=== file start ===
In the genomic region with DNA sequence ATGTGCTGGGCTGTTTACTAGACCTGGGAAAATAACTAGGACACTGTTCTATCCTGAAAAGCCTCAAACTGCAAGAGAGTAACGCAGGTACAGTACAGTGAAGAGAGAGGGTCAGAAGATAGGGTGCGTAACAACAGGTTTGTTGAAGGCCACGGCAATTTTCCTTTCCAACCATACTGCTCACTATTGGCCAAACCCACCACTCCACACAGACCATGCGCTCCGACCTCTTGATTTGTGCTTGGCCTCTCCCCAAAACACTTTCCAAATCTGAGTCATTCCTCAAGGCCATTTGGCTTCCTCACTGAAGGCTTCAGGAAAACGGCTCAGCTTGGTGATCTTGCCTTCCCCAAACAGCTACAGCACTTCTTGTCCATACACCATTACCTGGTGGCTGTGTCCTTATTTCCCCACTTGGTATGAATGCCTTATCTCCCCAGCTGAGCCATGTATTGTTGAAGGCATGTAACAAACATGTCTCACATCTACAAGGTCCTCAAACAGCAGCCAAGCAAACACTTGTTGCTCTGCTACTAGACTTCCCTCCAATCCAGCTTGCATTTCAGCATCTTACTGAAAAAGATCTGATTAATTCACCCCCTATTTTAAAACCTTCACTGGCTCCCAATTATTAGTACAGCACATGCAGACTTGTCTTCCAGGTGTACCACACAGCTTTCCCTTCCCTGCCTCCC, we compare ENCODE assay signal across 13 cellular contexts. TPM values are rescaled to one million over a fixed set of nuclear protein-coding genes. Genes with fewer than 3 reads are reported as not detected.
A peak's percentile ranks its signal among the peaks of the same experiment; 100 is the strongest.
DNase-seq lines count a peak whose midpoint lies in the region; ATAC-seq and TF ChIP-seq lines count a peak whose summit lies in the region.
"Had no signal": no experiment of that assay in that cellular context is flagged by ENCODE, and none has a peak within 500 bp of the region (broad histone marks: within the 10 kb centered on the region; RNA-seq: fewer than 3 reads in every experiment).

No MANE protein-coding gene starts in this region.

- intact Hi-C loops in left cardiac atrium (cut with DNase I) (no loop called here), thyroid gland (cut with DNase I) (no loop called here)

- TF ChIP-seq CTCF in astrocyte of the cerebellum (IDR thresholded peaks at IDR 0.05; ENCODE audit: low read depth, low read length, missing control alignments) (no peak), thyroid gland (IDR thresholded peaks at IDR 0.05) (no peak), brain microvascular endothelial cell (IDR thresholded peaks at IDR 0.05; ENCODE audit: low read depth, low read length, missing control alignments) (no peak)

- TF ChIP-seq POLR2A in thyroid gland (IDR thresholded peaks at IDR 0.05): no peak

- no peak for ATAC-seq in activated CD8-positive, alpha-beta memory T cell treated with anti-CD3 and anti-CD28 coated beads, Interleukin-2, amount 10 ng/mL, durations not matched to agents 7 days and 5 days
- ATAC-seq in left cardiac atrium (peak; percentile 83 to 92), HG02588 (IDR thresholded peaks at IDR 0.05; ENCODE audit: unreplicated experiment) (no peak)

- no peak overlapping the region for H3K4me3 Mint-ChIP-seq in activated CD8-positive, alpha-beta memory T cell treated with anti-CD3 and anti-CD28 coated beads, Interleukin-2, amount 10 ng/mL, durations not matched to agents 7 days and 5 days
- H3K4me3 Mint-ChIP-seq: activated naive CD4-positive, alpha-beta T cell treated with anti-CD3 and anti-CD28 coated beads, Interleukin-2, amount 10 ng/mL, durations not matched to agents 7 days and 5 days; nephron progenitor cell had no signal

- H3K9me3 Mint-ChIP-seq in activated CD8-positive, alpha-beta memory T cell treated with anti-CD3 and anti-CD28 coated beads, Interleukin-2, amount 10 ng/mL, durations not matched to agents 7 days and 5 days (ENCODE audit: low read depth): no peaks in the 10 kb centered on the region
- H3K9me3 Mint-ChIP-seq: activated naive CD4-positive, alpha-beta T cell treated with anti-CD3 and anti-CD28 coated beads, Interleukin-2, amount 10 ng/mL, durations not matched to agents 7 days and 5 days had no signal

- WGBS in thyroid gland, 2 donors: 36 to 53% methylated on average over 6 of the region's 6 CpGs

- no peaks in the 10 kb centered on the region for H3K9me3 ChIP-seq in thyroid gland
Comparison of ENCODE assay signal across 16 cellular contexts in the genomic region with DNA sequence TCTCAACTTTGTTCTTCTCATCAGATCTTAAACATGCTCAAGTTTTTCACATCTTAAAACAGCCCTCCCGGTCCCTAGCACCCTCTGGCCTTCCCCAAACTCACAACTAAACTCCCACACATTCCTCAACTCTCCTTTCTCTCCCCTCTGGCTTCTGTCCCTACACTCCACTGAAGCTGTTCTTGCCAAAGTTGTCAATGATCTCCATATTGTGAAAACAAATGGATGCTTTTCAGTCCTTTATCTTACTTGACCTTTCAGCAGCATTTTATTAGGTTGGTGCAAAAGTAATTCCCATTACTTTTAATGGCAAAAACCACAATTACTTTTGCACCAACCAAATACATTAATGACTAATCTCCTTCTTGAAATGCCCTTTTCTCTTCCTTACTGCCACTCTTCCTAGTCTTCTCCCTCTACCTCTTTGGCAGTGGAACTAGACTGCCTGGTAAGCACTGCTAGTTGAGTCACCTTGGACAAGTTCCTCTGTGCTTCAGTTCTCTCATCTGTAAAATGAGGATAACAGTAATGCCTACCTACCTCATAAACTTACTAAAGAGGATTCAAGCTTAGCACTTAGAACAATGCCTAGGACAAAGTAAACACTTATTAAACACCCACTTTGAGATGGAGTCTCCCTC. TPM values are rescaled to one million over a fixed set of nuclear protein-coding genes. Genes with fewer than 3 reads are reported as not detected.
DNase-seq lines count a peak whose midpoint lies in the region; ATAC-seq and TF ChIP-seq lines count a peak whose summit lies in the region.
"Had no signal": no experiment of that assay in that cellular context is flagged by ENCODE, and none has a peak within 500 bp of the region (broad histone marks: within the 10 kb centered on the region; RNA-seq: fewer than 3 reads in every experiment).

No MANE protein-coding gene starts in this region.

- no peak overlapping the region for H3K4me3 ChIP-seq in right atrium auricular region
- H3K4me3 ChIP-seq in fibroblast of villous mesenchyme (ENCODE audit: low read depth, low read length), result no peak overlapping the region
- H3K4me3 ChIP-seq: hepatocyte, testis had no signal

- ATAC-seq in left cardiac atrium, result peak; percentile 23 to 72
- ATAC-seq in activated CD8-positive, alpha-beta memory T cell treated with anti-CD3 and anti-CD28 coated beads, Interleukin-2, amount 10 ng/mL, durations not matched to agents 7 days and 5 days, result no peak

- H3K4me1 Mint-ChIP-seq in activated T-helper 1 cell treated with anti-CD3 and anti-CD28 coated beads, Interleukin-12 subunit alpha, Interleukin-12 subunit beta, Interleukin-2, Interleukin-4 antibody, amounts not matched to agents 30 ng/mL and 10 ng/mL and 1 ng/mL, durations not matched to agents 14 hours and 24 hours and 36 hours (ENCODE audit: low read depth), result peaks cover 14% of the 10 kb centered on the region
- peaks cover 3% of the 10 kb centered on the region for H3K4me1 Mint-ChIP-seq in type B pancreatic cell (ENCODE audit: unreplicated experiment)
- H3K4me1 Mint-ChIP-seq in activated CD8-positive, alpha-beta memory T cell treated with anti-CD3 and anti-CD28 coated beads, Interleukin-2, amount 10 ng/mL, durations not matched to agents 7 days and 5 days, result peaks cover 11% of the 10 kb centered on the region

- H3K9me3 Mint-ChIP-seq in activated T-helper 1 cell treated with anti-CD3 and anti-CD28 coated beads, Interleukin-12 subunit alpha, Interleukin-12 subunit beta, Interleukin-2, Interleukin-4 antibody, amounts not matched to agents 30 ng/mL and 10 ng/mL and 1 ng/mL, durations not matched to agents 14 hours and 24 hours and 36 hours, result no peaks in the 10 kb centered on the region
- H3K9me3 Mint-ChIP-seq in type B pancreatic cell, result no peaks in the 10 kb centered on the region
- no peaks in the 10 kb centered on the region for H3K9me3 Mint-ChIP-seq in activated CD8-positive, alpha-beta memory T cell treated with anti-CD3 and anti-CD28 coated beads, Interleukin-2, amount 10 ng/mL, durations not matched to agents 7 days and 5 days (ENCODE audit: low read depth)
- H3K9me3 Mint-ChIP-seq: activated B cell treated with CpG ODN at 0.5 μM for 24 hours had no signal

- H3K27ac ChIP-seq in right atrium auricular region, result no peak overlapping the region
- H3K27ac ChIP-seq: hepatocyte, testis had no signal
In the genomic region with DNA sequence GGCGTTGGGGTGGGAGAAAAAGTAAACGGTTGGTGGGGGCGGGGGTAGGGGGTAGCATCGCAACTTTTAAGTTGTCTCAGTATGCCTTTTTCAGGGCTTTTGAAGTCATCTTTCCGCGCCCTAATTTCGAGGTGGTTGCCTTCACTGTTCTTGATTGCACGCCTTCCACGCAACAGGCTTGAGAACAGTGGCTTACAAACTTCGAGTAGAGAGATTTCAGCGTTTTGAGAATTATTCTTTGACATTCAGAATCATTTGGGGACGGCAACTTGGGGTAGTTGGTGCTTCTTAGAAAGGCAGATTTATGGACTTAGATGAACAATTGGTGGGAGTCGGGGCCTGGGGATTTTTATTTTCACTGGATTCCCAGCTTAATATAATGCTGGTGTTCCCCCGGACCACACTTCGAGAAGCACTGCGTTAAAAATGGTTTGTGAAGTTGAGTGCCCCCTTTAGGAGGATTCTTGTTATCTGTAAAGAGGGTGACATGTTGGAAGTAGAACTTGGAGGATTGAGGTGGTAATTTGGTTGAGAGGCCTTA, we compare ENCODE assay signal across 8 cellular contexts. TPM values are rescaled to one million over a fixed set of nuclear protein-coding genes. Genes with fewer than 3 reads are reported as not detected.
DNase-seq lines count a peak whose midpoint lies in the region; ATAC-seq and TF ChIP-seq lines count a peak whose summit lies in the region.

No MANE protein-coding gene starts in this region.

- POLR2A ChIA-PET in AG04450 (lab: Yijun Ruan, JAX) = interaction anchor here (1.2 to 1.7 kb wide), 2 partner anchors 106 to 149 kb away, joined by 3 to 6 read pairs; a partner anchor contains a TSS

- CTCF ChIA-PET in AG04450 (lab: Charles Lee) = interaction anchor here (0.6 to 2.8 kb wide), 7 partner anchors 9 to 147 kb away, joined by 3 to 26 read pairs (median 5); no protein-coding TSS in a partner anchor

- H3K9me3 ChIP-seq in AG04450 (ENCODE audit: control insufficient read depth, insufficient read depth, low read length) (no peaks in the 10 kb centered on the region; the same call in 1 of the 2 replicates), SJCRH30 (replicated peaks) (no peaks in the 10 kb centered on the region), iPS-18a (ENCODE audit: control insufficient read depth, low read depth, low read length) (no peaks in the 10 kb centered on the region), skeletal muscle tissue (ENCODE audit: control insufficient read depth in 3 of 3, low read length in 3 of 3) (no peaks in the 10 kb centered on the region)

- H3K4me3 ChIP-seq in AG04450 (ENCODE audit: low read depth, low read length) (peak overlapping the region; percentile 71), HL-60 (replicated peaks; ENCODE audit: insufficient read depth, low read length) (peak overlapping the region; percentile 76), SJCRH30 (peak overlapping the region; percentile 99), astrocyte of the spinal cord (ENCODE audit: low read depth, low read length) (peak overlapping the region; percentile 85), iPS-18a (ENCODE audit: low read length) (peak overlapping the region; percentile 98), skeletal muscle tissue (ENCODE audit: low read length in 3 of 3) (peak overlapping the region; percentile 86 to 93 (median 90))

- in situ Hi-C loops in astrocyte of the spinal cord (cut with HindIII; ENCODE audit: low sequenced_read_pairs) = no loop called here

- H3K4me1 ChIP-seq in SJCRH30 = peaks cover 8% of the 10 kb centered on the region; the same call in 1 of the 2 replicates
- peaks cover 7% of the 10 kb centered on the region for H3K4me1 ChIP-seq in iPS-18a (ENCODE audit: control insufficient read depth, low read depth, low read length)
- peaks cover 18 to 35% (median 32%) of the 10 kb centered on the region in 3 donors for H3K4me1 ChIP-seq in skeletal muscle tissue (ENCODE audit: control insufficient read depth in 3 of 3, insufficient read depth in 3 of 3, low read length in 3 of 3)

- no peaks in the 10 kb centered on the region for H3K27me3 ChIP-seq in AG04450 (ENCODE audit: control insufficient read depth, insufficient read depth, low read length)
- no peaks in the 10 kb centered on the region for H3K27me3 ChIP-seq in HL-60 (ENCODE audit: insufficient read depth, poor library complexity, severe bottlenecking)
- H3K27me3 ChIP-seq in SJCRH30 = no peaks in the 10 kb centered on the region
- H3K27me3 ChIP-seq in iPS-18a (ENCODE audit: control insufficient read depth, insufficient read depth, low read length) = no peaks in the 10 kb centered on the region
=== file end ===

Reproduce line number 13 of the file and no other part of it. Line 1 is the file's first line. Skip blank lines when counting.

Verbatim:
- H3K9me3 Mint-ChIP-seq in activated CD8-positive, alpha-beta memory T cell treated with anti-CD3 and anti-CD28 coated beads, Interleukin-2, amount 10 ng/mL, durations not matched to agents 7 days and 5 days (ENCODE audit: low read depth): no peaks in the 10 kb centered on the region